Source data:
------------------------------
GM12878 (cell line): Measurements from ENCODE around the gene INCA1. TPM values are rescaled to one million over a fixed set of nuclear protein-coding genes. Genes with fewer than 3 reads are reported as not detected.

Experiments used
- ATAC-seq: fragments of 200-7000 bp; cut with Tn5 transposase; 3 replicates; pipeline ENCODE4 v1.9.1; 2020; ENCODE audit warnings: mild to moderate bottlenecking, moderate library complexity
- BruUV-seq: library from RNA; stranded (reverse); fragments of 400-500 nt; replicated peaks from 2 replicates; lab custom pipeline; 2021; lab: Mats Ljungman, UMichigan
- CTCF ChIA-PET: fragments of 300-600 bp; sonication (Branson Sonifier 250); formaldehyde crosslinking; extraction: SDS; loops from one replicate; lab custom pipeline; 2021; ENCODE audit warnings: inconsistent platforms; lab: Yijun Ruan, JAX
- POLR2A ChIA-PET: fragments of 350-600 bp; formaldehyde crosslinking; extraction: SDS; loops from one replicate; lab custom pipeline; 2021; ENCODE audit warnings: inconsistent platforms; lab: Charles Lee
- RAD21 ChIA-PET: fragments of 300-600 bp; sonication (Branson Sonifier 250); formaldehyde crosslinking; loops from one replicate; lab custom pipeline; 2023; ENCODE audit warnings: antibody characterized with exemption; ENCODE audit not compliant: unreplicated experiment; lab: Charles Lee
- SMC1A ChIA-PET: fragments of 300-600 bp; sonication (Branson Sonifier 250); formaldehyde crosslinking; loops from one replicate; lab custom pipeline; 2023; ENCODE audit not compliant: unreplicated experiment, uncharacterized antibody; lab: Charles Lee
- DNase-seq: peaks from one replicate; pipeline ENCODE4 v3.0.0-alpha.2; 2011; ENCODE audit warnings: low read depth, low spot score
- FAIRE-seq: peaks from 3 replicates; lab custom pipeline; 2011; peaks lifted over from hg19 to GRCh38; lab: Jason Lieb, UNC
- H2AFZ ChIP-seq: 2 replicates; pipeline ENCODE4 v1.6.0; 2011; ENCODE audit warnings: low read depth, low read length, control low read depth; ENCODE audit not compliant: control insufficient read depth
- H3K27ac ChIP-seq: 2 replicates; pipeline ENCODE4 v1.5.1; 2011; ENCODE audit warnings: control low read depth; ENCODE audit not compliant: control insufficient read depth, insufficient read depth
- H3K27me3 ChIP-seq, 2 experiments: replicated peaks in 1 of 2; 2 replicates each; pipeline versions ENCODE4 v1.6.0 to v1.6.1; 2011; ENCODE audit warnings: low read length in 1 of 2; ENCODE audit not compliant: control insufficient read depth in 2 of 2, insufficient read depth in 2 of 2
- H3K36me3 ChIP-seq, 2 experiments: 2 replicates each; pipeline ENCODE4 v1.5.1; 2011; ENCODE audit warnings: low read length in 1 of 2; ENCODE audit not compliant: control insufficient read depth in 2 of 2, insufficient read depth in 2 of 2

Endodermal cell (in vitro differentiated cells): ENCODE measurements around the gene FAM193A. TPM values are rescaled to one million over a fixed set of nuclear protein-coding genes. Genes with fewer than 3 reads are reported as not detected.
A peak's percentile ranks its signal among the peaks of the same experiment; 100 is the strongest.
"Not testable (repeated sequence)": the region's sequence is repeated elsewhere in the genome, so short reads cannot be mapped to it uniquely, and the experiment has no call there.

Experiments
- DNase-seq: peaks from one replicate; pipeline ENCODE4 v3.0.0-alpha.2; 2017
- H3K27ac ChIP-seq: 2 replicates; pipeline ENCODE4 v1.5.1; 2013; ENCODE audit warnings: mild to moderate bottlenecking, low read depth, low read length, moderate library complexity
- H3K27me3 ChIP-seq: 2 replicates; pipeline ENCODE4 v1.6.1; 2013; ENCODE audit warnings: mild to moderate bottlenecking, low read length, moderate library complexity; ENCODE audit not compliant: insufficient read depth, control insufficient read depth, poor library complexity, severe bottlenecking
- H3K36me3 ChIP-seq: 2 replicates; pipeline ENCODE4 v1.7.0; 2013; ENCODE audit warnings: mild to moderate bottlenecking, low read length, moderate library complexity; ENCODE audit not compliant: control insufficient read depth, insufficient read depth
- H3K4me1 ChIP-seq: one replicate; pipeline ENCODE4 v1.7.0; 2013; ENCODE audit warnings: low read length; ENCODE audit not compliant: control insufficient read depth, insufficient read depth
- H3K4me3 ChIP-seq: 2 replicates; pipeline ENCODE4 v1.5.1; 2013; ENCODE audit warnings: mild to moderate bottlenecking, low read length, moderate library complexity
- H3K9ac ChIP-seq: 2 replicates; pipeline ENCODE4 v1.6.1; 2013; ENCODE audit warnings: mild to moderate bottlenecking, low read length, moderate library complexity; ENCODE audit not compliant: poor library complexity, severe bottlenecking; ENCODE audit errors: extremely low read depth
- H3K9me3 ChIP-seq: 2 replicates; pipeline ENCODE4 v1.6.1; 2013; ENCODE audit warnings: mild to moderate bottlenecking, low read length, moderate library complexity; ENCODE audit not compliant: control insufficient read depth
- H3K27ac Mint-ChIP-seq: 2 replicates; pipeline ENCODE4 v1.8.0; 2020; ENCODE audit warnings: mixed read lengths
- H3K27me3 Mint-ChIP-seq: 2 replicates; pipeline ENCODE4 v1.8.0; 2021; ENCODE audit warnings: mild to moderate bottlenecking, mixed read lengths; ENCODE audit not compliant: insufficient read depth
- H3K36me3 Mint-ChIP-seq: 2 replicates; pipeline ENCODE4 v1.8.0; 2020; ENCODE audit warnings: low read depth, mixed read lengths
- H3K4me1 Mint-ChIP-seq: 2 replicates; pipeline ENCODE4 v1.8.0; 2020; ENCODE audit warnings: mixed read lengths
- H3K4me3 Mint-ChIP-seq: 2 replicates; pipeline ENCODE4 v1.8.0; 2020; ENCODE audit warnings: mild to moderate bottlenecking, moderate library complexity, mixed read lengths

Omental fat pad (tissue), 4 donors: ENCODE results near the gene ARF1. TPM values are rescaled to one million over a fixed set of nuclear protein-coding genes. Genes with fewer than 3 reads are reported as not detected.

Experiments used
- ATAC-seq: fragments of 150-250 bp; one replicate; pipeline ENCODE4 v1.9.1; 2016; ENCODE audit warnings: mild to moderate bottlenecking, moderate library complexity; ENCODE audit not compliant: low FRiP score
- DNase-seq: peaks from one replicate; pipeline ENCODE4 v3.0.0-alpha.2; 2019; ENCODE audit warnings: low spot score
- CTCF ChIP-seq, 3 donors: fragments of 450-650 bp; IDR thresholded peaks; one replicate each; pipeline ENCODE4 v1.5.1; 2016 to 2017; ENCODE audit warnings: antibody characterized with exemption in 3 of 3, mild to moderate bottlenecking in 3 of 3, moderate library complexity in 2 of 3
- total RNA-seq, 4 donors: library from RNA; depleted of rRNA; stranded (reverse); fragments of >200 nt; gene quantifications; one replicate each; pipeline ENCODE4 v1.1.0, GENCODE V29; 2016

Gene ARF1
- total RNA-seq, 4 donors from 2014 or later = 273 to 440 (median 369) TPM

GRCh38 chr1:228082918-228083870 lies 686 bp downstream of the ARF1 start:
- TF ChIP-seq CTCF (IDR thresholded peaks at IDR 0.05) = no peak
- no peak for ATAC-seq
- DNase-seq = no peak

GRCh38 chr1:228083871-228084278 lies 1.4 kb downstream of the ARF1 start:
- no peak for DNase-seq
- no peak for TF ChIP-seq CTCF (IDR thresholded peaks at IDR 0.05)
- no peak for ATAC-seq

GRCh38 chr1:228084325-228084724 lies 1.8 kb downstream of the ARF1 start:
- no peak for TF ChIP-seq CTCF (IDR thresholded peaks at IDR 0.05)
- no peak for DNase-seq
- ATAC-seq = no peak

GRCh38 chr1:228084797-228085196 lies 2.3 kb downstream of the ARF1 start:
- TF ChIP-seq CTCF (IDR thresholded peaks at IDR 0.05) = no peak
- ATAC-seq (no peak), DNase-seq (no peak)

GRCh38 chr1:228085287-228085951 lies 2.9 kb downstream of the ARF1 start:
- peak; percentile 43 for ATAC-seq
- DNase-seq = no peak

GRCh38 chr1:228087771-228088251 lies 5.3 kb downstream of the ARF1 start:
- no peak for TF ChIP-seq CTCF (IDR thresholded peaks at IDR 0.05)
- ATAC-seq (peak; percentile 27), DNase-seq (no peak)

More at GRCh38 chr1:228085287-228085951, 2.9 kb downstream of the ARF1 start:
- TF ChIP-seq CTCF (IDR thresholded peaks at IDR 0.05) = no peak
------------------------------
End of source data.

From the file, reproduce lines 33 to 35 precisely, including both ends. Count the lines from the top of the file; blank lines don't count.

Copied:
Experiments used
- ATAC-seq: fragments of 150-250 bp; one replicate; pipeline ENCODE4 v1.9.1; 2016; ENCODE audit warnings: mild to moderate bottlenecking, moderate library complexity; ENCODE audit not compliant: low FRiP score
- DNase-seq: peaks from one replicate; pipeline ENCODE4 v3.0.0-alpha.2; 2019; ENCODE audit warnings: low spot score